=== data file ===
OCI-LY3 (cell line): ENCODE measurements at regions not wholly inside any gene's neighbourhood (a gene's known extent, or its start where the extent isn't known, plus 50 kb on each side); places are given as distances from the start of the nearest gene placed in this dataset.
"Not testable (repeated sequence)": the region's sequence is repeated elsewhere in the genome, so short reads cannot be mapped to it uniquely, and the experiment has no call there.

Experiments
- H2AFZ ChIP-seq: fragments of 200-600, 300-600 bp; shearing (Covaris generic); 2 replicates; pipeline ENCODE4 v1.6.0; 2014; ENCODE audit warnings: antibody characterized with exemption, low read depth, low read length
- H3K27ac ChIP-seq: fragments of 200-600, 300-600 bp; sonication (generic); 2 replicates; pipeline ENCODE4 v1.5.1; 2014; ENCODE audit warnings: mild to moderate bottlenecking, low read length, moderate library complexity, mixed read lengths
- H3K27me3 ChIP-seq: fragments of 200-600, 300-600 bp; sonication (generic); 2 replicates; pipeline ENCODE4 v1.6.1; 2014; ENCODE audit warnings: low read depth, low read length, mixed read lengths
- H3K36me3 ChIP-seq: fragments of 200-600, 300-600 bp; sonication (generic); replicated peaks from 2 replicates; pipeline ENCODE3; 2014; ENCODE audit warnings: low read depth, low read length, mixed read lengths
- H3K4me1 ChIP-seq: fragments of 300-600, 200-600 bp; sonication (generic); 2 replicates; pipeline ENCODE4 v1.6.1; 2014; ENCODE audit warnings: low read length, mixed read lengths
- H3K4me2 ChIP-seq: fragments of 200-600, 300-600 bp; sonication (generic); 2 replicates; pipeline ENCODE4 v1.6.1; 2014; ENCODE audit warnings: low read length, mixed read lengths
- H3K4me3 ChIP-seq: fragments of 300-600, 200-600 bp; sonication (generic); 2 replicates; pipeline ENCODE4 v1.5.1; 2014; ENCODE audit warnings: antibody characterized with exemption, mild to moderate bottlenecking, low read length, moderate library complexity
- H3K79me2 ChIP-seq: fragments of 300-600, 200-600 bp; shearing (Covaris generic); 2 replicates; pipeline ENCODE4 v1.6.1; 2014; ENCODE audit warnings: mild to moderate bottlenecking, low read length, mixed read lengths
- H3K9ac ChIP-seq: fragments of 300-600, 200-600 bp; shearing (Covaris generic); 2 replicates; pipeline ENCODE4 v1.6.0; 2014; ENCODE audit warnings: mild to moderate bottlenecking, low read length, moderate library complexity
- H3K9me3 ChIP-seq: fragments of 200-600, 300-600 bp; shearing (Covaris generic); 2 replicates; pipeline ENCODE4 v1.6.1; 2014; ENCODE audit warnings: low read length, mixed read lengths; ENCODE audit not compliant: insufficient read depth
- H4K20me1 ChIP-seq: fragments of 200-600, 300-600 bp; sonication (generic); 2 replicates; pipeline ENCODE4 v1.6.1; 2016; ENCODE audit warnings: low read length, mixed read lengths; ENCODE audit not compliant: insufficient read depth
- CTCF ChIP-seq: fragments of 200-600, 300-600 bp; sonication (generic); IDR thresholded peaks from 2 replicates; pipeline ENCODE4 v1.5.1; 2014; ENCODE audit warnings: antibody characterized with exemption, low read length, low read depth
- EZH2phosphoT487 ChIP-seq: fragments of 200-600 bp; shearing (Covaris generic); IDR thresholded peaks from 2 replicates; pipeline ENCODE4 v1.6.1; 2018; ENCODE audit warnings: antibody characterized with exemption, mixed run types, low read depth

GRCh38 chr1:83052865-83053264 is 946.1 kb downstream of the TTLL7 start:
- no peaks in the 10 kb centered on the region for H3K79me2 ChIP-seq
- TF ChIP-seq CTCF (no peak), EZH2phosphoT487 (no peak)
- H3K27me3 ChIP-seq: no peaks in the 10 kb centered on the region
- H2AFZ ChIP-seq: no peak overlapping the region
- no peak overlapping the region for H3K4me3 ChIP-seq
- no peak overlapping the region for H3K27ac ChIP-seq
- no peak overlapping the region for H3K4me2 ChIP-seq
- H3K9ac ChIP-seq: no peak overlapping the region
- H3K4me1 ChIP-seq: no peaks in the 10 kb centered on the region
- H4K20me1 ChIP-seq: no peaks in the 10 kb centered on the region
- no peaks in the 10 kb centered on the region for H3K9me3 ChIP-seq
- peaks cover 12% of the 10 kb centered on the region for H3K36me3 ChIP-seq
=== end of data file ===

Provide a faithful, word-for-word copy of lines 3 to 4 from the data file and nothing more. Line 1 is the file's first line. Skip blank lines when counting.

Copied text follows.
Experiments
- H2AFZ ChIP-seq: fragments of 200-600, 300-600 bp; shearing (Covaris generic); 2 replicates; pipeline ENCODE4 v1.6.0; 2014; ENCODE audit warnings: antibody characterized with exemption, low read depth, low read length